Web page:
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Haiti Quake’s Death & Suffering: A Cry for Solidarity From the US

Father Louis Merosne had just returned home from the United States and was driving on Haiti’s National Road to a wedding when the earthquake struck his country with more force than its 2010 predecessor. Future festivity gave way to national mourning as the catastrophic death toll rises for this deeply Catholic Caribbean nation.

In this interview, the Haitian pastor who also runs the nonprofit Mission to the Beloved, speaks about the aftermath of the earthquake in Haiti and how the Church in the United States can provide support to the Haitian people in their hour of need and rebuild the country to greatly prevent destruction and loss of life from future natural disasters.

Father, where were you when the earthquake struck? What did you hear and see in those moments?

I was driving on the National Road, going to a wedding. I was rushing, because I was late and had just gotten back from the States the night before. So it wasn’t until a few minutes after [the earthquake] when I saw something look strange on the road. There was a truck stopped in the middle of the road and another one on the side, just waiting. 

I rolled down my window to see what was going on. Some of the guys standing on the side were telling me, “Father, be really careful. We just had an earthquake, and we don’t know what happened.”

 What was the aftermath of the destruction for your people?

My parish consists of the main town and also four villages with mission churches. In the town I would say at least certainly over 100 different homes have been either destroyed or greatly damaged. In the villages, most homes are either destroyed or damaged greatly. That’s the majority of homes. In terms of deaths from my particular parish, there’s one death reported in one of my villages and several wounded.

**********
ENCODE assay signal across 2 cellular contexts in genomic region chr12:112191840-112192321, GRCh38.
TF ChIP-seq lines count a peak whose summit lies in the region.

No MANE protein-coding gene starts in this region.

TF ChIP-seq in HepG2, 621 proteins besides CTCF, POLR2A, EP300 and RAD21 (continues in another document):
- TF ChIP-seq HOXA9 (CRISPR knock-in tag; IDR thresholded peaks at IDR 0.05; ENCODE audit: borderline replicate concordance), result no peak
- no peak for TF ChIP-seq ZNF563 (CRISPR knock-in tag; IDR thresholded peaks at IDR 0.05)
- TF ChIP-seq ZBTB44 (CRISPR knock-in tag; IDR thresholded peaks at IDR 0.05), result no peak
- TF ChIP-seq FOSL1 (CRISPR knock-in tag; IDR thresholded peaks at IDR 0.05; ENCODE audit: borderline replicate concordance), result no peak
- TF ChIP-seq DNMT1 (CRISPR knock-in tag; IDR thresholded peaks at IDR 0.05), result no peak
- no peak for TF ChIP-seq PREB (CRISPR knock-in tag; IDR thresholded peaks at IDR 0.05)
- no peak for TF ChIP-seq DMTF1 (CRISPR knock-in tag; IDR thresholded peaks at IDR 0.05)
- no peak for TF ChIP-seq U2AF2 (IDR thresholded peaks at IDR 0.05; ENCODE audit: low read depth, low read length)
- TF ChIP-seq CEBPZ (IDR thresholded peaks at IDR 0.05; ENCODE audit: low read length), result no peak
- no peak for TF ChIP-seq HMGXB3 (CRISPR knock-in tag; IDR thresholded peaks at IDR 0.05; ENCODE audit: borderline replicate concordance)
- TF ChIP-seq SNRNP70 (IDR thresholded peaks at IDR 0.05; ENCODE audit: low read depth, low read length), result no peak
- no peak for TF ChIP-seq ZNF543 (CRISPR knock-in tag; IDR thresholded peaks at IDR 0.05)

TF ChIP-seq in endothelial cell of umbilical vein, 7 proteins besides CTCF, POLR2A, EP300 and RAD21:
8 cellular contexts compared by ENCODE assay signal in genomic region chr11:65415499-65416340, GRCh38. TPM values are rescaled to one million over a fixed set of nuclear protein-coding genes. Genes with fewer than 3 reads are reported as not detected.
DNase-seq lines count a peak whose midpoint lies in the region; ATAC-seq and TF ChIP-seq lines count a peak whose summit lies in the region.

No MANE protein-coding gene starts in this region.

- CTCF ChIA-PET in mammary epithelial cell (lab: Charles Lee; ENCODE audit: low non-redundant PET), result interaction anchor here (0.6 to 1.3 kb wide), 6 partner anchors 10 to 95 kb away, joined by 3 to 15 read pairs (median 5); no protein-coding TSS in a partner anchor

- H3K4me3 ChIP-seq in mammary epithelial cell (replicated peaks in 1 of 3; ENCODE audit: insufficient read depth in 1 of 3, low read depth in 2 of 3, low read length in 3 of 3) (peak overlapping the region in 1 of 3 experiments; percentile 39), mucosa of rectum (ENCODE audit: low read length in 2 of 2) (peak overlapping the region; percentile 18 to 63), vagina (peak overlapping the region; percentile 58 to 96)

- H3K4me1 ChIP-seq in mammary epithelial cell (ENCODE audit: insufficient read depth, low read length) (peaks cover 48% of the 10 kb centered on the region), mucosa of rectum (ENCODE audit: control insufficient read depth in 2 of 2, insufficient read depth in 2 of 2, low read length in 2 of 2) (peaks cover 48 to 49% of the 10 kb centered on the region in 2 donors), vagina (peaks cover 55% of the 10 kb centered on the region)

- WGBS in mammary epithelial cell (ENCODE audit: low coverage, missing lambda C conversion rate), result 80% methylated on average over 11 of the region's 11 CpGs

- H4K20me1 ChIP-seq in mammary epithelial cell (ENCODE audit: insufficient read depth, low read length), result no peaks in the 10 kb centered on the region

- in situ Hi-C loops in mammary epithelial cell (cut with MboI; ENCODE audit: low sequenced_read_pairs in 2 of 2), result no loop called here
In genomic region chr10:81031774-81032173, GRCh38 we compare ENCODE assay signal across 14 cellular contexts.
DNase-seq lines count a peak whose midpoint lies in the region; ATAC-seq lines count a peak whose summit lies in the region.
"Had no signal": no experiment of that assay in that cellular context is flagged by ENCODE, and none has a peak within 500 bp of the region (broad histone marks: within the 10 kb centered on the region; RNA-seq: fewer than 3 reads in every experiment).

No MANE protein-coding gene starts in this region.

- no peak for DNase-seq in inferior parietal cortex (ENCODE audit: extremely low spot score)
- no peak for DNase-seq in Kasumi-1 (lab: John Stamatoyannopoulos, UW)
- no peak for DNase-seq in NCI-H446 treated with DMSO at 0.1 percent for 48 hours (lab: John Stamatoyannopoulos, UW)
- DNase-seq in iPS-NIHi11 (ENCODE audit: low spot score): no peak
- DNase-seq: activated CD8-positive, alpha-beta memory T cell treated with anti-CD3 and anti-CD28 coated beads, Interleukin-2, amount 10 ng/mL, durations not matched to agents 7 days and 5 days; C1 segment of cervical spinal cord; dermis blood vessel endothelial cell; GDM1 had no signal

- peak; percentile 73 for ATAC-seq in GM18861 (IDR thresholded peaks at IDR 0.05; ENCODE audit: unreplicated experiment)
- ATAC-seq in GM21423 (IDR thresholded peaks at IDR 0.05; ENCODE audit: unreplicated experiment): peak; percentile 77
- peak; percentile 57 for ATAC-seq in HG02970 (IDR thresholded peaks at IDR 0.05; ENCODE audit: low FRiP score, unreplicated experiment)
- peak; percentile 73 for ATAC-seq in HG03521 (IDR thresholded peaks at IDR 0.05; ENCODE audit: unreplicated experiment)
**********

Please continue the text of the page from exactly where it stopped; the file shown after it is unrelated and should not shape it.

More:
Other towns or parishes were less “lucky,” if I can use that term. In L’Asile, for example, they were hit pretty hard. Both the rectory and the church collapsed completely. Many homes were destroyed there, and they had many deaths. It sounds like maybe about 50 deaths so far, with many wounded in that [community]. It’s a similar situation for the town of Baraderes — the Church of St. Paul and St. Peter completely collapsed. The third town that is majorly hit as well is Lievre. The pastor had to be rescued from inside the rectory there. 

Basically, every place is hit in our state. 

Over to the state of Sud [South], particularly in the city of Les Cayes, the damage is major. The diocesan pastoral center is destroyed completely. The cardinal wasn’t there, but he was wounded. Many other homes are destroyed. And it sounds like there are still people under the rubble, as we speak. It’s a similar situation in Jérémie, which is part of the [state] of Grand’Anse.

Read more at National Catholic Register

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